For the President to ascribe his recovery to the unproven monoclonal antibody supplied by Regeneron and proclaim that he will make that “miracle drug” available free to anyone is on par with his previous uninformed musings about hydroxychloroquine. The odds are high that he would have survived without any treatment whatsoever; and the one medicine he received that is proven to make a difference is the steroid, not the monoclonal antibody.
For the sake of this essay, let’s take the news of the President’s illness at face value: that he has — or had — a case of COVID-19. (If indeed he has recovered, he did so — miracle of miracles — without imbibing hydroxychloroquine, bleach, or sunlight.)
The concept of a “case” first penetrated my consciousness when I encountered the daring escapades of Frank and Joe Hardy as a fresh-faced six-year-old. The Ghost at Skeleton Rock. Footprints under the Window. The Mystery at Devil’s Paw. The Clue of the Screeching Owl… fifty-six titles in total, all of which I read multiple times. (I was a bookworm before I was born: those weren’t hiccups or kicks my expectant mother felt — it was me turning pages.)
Every Hardy Boys book revolved around a case to be cracked — clues to be deciphered and villains to be caught. The boys’ batting average was 100 per cent, naturally. Every story ended with the bad guys behind bars: case closed.
The Hardy boys receded into my rear-view mirror as I grew older. I landed in veterinary school at the age of twenty, whereupon I encountered anew the concept of “cases”, this time in the context of animal disease.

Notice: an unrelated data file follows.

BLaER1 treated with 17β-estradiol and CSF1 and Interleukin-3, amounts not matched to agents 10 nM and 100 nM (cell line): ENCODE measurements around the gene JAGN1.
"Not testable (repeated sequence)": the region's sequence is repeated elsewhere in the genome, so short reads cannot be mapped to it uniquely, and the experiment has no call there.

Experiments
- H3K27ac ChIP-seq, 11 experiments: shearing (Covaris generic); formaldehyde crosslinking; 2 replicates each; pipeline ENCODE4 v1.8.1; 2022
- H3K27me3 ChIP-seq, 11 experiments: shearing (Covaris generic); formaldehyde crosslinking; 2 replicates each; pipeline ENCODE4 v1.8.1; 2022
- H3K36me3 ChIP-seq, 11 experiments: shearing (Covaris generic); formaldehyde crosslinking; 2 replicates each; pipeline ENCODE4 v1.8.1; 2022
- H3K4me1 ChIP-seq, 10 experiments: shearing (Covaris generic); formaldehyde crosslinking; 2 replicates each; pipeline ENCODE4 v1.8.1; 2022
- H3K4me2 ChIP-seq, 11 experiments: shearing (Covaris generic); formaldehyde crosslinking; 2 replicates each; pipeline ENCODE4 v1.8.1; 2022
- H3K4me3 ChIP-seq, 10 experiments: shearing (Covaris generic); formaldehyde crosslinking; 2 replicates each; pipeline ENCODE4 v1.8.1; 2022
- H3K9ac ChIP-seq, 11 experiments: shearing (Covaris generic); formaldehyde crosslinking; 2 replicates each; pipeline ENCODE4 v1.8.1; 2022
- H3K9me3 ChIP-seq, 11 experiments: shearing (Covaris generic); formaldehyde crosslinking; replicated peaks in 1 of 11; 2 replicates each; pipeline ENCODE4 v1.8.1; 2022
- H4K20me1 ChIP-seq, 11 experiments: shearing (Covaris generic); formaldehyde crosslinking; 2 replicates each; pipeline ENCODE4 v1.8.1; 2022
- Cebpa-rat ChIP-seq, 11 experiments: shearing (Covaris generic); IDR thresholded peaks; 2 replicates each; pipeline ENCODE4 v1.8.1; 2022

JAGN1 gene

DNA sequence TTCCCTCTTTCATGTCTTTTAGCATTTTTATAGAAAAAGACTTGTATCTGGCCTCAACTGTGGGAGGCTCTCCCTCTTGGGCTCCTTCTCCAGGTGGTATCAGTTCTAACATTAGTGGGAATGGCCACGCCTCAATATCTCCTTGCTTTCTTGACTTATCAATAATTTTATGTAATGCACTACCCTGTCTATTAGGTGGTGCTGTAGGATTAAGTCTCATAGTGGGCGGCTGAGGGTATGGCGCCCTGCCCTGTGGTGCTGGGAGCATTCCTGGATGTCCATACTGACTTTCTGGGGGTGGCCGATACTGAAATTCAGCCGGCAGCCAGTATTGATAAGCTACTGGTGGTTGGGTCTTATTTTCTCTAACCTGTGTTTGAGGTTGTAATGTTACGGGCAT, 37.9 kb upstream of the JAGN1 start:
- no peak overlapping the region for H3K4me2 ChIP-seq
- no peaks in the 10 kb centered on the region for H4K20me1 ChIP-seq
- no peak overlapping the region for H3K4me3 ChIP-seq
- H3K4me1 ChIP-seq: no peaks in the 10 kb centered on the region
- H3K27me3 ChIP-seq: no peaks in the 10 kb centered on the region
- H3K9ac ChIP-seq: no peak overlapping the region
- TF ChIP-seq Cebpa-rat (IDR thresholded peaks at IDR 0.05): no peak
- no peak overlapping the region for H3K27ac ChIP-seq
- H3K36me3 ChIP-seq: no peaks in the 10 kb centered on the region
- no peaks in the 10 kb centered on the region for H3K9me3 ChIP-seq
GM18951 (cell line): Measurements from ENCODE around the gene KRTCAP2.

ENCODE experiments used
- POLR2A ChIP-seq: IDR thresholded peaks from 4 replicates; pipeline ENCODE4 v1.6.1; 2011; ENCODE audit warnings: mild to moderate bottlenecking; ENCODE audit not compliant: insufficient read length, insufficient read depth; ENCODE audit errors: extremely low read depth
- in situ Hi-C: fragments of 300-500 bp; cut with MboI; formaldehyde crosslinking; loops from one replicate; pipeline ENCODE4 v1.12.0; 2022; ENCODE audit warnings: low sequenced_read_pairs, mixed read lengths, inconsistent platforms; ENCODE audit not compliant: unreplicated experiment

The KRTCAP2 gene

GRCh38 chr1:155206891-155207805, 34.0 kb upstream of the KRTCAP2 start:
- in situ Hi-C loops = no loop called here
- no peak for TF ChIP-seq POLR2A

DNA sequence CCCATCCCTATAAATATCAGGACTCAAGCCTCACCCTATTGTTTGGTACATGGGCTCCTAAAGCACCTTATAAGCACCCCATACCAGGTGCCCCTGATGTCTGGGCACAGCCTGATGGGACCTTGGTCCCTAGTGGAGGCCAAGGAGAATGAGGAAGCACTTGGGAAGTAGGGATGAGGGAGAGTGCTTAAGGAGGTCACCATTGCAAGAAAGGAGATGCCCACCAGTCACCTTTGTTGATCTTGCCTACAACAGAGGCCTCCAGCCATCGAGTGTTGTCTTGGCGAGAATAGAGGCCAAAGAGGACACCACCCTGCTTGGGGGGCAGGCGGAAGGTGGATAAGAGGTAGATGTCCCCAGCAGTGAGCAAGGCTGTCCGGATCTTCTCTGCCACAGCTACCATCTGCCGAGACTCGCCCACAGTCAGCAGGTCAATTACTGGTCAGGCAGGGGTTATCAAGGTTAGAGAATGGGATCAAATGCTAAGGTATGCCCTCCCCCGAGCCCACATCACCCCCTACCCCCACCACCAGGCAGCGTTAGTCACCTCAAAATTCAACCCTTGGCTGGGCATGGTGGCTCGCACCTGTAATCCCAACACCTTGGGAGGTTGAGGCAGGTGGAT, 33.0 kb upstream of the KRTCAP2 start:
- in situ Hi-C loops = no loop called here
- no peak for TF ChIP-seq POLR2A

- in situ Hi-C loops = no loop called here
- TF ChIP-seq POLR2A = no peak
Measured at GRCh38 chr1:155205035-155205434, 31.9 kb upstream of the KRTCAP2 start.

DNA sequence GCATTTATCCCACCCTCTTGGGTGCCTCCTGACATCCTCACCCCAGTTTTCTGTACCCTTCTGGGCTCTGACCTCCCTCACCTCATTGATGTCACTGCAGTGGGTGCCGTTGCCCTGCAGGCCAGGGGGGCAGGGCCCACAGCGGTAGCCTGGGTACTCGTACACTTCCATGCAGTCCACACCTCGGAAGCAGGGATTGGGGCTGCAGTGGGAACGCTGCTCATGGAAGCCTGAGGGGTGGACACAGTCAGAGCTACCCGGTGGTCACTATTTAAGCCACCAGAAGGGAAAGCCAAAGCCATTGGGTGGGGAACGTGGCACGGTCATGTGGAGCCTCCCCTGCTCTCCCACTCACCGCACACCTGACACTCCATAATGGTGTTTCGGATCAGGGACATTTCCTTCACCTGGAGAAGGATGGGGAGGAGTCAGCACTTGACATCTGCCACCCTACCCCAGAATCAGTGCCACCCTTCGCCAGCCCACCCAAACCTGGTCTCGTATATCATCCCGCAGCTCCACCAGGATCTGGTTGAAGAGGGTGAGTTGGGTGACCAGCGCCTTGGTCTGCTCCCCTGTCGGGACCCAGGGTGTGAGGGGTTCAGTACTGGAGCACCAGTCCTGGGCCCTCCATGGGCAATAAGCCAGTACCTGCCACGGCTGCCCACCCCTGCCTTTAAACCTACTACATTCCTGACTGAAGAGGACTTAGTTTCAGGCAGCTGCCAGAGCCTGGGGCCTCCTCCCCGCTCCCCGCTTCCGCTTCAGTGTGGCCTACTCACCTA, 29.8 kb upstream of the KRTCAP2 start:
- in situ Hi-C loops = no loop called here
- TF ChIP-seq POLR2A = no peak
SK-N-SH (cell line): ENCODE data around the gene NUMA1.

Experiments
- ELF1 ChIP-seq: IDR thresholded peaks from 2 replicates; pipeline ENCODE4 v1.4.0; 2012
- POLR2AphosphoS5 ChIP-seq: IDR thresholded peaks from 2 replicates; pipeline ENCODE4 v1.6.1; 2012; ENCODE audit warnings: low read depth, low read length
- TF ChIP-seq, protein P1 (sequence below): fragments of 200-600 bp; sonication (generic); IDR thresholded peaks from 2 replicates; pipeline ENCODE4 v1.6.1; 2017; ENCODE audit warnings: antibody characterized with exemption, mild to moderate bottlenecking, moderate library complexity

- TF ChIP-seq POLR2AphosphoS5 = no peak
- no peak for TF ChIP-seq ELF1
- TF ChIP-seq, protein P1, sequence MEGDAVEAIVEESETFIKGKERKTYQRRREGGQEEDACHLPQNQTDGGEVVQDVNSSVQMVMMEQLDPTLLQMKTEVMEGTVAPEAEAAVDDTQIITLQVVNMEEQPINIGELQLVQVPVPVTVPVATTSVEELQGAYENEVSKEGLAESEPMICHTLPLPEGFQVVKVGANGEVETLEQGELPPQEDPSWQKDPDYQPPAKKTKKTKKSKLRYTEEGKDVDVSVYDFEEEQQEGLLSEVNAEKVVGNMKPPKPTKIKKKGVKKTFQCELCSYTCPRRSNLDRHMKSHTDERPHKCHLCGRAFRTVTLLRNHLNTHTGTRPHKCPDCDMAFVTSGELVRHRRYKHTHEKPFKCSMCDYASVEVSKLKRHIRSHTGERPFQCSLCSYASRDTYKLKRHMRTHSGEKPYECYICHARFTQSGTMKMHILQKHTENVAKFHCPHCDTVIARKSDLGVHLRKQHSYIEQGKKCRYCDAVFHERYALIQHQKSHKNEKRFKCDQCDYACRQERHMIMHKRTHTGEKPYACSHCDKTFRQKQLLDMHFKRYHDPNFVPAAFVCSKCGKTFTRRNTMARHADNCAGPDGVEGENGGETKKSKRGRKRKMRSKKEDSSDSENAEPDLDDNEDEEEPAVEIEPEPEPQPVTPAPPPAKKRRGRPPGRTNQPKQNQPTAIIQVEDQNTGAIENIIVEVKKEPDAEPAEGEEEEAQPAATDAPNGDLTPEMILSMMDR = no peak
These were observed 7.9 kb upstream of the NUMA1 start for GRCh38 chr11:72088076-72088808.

Confronted with a stallion with colic, for instance, I was trained to “crack the case” by divining the cause of his equine belly-ache: twisted bowel, worm infestation, food impaction, bleeding ulcer, or simple indigestion. Diagnosis in hand, I’d administer treatment, and in most cases the horse would survive (my batting average got better with practice, I assure you): case closed.
After some years in veterinary practice I wandered off to medical school, where it was more of the same (albeit of the two-legged variety, where the stakes are arguably a bit higher). I learned to tackle cases of all sorts: appendicitis, pneumonia, fractures, meningitis, septic shock, and so on.
A “case” in the medical business, just as in the Hardy boys’ detective work, represents a problem to solve — a disease (“dis-ease”) to be remedied.
Hence the main thrust of this piece: a case is NOT simply a positive test. Which is why it drives me somewhat bonkers to listen to daily recitations of COVID “cases”.
Yesterday’s tally in my province of Alberta, according to Medical Officer of Health Dr. Deena Hinshaw was 277 “new cases”. That means, indisputably, that 277 people who presented for testing tested positive for COVID.